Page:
A perceptive, ghostly tale about two lovers struggling to find their way.


Building It Up

The death of a close high school friend haunts a young couple in this debut novel.

Autumn Miller is working as a waitress at a restaurant in a small town, and it is her last day. She has spent the last few years saving money and has decided to go back to school. After a run-in with some terrible customers, she leaves work early but soon learns that the college has delayed her academic program until the following spring. Now that she is unemployed and won’t start school for eight more months, Autumn decides to take some money she inherited from her grandmother and buy an old farmhouse. Jensen Owens, a guy that Autumn was close to in high school, arrives in town, but she doesn’t immediately recognize him. Several years have passed, and Jensen has been drinking a lot and going from woman to woman, but something has called him back to his hometown. After reintroducing himself to Autumn, he ends up back at her place after she gets drunk at a bar one night. Autumn is in a relationship with a guy named Logan, but he is often absent, and Jensen soon takes his place. Autumn and Jensen share a traumatic memory that has linked them forever. Their good friend Jake died when they were in high school, and both Autumn and Jensen are wracked by feelings of guilt and horror concerning this tragedy. As Jensen’s battle with alcoholism comes to a head, visions of Jake start to haunt both him and Autumn. She has to decide whether she can save Jensen, should set him free, or perhaps both. Rose has written a sensitive story about fairly young people who are trying to rebuild their lives. The novel excels at showing how they wrestle with their personal demons, which in Jensen’s case have become all-consuming. The eerie, ghostly appearances of Jake add a different level to the tale, as the author tries to dissect the forces that lead people to do destructive things (“Jensen shook his head but Jake did not disappear. He would forever be eighteen years old with the same flyaway mussed brown hair”). Ruminations about feelings can slow things down a bit, but Rose has created a convincing setting with enough room for romance and a touch of the supernatural.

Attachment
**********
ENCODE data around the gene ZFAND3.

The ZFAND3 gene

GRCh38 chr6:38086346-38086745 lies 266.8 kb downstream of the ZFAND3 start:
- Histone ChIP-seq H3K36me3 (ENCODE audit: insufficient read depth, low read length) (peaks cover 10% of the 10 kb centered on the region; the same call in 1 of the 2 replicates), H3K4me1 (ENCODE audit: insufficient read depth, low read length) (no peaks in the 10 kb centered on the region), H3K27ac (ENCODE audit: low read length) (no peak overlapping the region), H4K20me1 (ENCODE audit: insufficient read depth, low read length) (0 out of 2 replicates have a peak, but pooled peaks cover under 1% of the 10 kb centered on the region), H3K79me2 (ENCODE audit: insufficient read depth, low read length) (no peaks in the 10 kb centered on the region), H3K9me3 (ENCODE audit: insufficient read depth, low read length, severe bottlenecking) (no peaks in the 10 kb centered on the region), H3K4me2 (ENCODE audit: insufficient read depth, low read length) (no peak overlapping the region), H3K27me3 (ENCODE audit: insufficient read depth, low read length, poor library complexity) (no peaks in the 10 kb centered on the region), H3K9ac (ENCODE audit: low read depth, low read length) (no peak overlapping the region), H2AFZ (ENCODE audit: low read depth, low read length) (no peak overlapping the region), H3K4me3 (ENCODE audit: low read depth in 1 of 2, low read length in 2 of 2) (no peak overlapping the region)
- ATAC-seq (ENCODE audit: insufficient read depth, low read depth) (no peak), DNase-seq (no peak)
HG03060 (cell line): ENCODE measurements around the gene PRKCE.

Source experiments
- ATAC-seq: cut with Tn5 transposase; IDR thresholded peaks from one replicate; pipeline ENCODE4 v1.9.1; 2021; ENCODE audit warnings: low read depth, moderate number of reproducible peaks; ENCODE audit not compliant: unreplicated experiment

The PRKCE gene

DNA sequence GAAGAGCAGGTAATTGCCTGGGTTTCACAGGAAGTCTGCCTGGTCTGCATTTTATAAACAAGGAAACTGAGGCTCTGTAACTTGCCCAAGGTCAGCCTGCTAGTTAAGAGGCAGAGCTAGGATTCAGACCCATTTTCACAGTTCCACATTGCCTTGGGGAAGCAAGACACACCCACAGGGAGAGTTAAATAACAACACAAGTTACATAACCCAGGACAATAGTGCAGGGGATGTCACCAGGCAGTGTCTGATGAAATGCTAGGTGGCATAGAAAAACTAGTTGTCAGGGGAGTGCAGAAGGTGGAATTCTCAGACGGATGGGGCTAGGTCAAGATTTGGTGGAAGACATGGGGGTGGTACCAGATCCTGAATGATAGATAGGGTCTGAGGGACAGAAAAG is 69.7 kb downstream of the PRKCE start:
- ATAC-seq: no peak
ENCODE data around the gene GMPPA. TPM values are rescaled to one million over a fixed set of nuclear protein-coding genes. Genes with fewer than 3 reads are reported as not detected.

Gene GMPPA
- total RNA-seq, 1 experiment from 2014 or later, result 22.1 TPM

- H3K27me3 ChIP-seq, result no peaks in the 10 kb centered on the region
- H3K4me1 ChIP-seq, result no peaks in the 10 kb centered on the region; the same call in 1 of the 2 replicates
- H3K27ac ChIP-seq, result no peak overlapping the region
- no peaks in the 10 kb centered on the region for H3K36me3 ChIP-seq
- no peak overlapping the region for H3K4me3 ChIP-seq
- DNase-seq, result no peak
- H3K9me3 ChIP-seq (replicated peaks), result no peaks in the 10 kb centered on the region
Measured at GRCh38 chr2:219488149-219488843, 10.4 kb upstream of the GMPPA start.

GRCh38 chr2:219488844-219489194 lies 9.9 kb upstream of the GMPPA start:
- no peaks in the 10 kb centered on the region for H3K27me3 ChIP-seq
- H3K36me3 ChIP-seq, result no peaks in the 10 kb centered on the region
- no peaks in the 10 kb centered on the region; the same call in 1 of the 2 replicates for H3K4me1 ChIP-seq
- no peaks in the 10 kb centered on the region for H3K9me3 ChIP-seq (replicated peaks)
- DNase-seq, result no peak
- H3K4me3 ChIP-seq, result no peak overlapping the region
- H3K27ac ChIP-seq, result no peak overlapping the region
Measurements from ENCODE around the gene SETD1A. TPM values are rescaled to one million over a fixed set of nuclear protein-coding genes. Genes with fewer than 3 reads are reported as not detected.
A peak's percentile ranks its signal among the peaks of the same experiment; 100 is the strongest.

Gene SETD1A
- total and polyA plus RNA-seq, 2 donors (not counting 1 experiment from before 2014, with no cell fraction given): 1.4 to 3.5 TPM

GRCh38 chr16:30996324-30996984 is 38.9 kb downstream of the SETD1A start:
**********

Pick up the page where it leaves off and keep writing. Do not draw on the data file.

A perceptive, ghostly tale about two lovers struggling to find their way.

Pub Date: Sept. 25, 2015

ISBN: 978-1-5170-6140-1

Page Count: 226

Publisher: CreateSpace

Review Posted Online: July 17, 2016

Kirkus Reviews Issue: Aug. 15, 2016

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A vivid sequel that strains credulity.


Fremont (After Long Silence, 1999) continues—and alters—her story of how memories of the Holocaust affected her family.